Let us, by way of illustration, consider one or two periods in the history of our country. An ordinary reader of the annals of Queen Mary's reign will find that she was a violent Romanist, and that the Protestants were in consequence cruelly persecuted, and this as a bare fact may strike him as being a dreadful thing; but the child of God reads it with very different feelings, and while the facts interest him, and the cruelties shock him, he discovers that there was a necessity for the horrors of that reign; that the people who had gown so lukewarm in their love of truth, must be roused from their lethargy by the exhibition of error in its true colors.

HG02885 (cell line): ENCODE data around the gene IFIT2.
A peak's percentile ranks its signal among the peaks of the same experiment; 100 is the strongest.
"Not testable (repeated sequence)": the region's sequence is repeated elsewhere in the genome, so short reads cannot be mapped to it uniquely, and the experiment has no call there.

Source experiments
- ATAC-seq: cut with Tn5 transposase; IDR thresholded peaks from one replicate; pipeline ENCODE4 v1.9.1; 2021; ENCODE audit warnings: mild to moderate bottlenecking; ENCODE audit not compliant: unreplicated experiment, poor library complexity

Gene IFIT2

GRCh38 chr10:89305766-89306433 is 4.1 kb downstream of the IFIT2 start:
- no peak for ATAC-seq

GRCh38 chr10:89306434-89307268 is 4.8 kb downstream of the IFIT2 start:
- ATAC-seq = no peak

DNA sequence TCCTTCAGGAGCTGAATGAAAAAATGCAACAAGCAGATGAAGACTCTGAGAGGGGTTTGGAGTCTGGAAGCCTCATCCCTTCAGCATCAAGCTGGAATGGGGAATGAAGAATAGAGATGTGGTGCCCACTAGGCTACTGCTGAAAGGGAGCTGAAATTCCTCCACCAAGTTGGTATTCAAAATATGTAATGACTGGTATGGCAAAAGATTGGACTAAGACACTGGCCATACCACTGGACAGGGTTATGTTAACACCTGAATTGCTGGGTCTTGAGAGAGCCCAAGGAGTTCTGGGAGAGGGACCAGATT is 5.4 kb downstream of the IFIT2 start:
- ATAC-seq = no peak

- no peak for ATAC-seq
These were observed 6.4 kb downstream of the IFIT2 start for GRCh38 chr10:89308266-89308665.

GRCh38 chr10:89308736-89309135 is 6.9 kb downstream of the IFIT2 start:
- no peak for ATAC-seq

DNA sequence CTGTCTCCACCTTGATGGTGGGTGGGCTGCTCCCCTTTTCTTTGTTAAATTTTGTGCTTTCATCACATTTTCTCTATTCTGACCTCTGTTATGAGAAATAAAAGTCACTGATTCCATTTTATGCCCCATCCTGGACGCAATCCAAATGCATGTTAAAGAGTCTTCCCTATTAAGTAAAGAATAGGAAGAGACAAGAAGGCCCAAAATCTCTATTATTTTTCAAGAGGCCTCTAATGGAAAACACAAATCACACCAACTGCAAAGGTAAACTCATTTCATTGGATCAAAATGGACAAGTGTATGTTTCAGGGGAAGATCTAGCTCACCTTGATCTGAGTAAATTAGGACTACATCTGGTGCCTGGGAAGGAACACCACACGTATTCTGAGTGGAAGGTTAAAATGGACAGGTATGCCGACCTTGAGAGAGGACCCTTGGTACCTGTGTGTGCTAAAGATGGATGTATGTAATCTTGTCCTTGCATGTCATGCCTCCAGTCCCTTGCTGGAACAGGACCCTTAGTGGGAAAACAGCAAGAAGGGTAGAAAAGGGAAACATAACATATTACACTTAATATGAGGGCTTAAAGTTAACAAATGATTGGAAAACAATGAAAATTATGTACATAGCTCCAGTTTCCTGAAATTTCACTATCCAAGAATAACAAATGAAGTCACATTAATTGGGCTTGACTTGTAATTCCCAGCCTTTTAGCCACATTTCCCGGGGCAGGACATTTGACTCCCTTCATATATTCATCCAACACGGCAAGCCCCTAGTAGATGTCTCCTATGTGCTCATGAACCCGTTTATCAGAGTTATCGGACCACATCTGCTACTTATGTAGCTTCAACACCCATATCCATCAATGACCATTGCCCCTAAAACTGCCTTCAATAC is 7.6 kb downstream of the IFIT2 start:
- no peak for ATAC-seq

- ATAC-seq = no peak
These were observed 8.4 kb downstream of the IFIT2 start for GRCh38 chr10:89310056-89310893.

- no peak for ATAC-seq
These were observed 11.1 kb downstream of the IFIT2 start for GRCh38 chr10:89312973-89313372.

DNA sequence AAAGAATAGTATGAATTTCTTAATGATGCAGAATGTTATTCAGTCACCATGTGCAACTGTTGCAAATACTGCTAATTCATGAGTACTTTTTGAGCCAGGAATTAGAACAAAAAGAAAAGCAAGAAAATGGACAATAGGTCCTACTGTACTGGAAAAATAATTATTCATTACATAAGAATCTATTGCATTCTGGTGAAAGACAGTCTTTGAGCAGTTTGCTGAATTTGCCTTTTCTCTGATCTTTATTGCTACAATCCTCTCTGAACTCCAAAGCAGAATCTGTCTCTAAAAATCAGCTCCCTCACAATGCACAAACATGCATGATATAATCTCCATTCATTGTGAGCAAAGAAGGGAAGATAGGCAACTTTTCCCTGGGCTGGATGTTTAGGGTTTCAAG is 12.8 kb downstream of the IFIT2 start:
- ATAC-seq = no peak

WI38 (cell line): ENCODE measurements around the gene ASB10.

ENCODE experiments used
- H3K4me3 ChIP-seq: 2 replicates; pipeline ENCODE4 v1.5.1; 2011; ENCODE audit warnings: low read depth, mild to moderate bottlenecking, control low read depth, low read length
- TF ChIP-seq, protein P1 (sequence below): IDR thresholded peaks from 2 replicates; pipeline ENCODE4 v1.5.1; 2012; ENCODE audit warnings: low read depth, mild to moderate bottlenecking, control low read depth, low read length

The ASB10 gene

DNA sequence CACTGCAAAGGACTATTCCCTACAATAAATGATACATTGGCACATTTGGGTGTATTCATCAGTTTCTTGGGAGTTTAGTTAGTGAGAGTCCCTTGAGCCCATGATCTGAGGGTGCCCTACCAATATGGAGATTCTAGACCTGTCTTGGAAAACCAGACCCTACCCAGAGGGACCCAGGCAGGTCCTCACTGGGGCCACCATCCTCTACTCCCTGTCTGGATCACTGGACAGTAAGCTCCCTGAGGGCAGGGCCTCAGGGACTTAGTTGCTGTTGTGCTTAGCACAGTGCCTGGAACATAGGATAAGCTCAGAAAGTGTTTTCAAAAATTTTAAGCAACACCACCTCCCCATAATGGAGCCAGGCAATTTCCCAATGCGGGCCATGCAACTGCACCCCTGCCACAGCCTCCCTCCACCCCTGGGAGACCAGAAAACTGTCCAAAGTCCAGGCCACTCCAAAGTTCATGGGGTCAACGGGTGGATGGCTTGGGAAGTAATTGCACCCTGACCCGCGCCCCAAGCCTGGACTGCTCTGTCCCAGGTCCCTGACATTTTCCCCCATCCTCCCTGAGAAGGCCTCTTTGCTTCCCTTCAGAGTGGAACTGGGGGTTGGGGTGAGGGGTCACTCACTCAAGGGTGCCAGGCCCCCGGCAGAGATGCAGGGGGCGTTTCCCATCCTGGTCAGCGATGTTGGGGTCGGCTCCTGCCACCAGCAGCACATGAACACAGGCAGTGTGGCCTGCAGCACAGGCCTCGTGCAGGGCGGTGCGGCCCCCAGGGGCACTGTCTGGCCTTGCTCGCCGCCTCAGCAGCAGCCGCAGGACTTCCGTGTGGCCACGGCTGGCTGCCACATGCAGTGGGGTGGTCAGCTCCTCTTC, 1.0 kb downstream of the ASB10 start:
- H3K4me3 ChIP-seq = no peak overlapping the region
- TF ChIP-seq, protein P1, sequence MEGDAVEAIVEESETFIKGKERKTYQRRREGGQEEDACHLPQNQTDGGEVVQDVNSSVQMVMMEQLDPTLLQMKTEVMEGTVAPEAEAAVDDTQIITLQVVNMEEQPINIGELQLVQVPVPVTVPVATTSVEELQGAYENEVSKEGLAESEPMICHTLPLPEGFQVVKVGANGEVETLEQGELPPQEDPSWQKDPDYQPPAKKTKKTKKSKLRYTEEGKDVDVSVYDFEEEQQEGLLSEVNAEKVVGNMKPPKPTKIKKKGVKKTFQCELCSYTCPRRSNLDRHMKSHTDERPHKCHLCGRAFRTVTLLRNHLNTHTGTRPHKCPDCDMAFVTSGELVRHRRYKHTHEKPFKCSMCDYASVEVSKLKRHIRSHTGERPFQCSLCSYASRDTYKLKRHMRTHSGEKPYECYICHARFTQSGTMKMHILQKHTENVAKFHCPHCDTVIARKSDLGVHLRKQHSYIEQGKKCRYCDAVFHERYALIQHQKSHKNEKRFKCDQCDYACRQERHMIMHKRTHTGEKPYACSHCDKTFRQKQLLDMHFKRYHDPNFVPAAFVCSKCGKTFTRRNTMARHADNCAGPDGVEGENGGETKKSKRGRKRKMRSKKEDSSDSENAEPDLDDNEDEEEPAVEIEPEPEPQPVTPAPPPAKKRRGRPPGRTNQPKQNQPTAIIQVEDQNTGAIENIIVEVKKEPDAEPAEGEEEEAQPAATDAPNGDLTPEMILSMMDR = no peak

Turn we now to the time of Charles the first—that gloomiest period in the annals of our country, when every man's sword was against his brother, and suspicion marred all the sweet ties of friendship—when superstition and fanaticism conspired to disgrace the professors of a religion of love and truth, and the charity of the gospel seems almost to have been extinct. The man of the world may wonder that, if God indeed overrule all things, he should have allowed circumstances to have taken so calamitous a course. But to the believer, there is no difficulty in reconciling this apparent contradiction. In the undoubted tendency of the mind of the king to favor popery, he sees a reason for the violent reaction in the minds of the people, and he is convinced, that if that reaction had not been as strong as it was, the aggressions of false teachers could not have been withstood. In the general character of the king, too, he does not fail to see a proof that God was watching over his church. Had Charles been a man who would have made those concessions which the just privileges of his subjects required, so far as we can judge from the complexion of the age, he might almost have had his own way with regard to religion. Thus history affords proofs that God sees the end from the beginning, and brings good out of apparent evil. Is it not useful and instructive to search for them ?